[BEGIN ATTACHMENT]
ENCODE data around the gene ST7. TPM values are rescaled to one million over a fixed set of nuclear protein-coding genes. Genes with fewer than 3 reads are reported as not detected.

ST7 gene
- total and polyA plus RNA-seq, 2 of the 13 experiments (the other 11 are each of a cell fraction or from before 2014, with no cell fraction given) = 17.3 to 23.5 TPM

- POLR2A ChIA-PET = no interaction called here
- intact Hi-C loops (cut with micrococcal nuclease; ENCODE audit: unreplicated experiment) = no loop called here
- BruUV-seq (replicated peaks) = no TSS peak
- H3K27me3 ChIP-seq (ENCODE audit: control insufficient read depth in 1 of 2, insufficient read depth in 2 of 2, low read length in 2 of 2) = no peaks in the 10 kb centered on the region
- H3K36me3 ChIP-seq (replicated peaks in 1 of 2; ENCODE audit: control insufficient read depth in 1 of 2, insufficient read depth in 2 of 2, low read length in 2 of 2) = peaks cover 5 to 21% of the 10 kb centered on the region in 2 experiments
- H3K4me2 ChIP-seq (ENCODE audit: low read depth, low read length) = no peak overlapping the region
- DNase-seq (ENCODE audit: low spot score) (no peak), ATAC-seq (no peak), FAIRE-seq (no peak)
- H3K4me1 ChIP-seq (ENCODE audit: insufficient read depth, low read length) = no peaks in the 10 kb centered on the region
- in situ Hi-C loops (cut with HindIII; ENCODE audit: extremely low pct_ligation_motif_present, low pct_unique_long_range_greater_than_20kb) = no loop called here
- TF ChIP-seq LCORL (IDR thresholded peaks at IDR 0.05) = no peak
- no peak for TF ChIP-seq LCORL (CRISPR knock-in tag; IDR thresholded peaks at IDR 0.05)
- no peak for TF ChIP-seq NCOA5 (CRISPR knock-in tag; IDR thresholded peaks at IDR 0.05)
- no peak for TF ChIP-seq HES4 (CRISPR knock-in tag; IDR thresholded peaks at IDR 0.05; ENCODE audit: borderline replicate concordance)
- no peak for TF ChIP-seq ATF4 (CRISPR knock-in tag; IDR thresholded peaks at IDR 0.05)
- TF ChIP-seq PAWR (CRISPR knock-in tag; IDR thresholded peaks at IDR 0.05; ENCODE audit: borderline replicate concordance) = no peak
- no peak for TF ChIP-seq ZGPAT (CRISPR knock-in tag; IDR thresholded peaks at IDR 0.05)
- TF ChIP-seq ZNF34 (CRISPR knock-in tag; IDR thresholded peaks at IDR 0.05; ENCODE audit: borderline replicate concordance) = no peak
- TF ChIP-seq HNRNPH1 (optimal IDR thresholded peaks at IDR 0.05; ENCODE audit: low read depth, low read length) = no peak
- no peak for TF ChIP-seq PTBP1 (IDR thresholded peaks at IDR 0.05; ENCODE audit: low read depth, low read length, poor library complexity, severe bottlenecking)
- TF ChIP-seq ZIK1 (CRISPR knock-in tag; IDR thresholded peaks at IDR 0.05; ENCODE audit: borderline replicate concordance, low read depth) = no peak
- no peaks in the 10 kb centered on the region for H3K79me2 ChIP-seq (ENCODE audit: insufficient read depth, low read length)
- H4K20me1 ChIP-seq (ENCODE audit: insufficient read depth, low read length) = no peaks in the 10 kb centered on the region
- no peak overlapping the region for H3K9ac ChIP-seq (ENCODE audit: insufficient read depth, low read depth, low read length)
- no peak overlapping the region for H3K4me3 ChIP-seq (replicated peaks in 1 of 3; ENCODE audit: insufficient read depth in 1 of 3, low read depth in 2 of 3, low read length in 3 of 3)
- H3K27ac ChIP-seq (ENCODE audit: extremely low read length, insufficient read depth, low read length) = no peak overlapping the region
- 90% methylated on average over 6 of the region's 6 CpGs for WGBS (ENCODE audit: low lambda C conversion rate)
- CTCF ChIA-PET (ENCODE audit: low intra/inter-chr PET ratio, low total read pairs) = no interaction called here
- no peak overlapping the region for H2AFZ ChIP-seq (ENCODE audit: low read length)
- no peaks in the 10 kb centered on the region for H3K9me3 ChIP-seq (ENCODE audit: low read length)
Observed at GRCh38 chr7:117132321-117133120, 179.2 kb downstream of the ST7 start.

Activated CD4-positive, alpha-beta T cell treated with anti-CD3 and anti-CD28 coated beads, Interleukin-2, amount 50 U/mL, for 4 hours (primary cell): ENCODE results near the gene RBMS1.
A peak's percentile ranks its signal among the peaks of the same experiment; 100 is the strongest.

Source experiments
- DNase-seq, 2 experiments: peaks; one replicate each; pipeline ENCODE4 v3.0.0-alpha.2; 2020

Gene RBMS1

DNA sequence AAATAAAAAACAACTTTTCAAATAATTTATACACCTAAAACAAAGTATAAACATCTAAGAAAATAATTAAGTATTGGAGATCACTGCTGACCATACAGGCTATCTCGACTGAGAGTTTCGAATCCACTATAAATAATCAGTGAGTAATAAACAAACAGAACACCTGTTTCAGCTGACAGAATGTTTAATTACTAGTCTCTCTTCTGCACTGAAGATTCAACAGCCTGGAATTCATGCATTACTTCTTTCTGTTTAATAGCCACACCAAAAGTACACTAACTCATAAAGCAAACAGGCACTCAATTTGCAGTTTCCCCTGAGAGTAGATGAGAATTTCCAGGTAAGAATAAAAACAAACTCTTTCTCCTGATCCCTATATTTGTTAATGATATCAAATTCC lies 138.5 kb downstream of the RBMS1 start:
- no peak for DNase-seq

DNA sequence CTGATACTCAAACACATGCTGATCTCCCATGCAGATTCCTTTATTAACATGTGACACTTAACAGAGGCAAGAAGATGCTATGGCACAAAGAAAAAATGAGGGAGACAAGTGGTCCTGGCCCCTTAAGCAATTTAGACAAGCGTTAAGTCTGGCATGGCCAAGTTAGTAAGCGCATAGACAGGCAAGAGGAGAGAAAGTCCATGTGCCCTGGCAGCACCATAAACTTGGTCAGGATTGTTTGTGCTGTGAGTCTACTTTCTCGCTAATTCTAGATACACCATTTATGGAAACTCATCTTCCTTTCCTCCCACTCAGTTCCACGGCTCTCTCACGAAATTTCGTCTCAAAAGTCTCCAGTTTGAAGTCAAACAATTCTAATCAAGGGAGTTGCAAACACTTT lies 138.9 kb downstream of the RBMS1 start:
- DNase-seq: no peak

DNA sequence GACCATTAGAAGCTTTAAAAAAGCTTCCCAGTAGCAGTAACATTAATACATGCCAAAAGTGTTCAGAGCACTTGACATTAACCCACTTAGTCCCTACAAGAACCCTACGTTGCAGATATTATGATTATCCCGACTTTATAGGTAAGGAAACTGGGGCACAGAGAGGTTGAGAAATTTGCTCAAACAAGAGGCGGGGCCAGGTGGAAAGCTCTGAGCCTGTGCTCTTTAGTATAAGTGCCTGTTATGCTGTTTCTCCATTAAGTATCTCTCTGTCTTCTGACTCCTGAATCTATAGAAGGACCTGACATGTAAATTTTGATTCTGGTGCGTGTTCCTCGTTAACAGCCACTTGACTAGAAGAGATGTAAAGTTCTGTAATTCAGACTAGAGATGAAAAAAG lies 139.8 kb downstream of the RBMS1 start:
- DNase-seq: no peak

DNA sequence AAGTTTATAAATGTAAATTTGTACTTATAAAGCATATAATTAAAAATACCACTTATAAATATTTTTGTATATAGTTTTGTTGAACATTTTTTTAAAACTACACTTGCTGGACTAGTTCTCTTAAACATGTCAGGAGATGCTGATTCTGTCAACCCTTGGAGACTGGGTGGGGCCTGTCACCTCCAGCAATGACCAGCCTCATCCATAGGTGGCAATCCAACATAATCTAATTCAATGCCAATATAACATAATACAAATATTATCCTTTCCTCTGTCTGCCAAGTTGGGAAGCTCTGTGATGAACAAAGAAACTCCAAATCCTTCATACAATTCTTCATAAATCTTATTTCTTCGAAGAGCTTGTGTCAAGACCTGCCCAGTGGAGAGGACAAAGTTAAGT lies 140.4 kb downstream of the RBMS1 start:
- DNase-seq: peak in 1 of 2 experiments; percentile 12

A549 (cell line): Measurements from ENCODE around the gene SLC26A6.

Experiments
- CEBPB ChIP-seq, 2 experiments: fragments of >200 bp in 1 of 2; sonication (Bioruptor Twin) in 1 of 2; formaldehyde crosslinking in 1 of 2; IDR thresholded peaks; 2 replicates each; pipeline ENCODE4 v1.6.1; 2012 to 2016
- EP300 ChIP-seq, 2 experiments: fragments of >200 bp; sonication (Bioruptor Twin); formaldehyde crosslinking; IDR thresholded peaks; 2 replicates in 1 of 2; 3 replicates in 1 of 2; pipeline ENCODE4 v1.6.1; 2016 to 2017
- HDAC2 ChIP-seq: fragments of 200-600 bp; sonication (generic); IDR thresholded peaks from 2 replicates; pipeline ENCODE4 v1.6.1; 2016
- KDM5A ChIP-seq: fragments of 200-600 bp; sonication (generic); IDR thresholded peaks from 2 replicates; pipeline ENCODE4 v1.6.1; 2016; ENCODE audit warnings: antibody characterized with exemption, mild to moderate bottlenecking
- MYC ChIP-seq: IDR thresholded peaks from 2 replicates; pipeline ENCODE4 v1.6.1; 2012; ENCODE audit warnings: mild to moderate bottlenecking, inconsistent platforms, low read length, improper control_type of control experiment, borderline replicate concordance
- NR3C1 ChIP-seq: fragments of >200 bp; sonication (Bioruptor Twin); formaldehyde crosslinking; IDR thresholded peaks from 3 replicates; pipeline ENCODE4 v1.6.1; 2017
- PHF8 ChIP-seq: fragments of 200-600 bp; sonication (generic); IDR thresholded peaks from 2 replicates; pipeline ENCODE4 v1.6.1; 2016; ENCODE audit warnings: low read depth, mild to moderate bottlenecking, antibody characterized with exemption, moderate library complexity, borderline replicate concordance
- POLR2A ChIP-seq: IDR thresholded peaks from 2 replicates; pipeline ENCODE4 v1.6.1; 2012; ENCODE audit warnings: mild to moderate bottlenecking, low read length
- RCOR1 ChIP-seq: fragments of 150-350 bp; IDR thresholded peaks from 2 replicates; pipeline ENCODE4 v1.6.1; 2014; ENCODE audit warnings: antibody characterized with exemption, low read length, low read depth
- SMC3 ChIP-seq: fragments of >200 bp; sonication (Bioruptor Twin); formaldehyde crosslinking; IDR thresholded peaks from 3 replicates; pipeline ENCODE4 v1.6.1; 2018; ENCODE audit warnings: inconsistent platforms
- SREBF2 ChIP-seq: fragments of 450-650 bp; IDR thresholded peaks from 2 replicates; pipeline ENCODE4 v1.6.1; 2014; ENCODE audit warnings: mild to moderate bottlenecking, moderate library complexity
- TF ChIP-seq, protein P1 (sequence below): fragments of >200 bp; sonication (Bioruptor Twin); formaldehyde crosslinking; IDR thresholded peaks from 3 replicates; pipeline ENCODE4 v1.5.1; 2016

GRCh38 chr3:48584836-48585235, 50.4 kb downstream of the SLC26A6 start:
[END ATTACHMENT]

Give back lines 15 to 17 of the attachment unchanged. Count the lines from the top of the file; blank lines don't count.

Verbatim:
- no peak for TF ChIP-seq NCOA5 (CRISPR knock-in tag; IDR thresholded peaks at IDR 0.05)
- no peak for TF ChIP-seq HES4 (CRISPR knock-in tag; IDR thresholded peaks at IDR 0.05; ENCODE audit: borderline replicate concordance)
- no peak for TF ChIP-seq ATF4 (CRISPR knock-in tag; IDR thresholded peaks at IDR 0.05)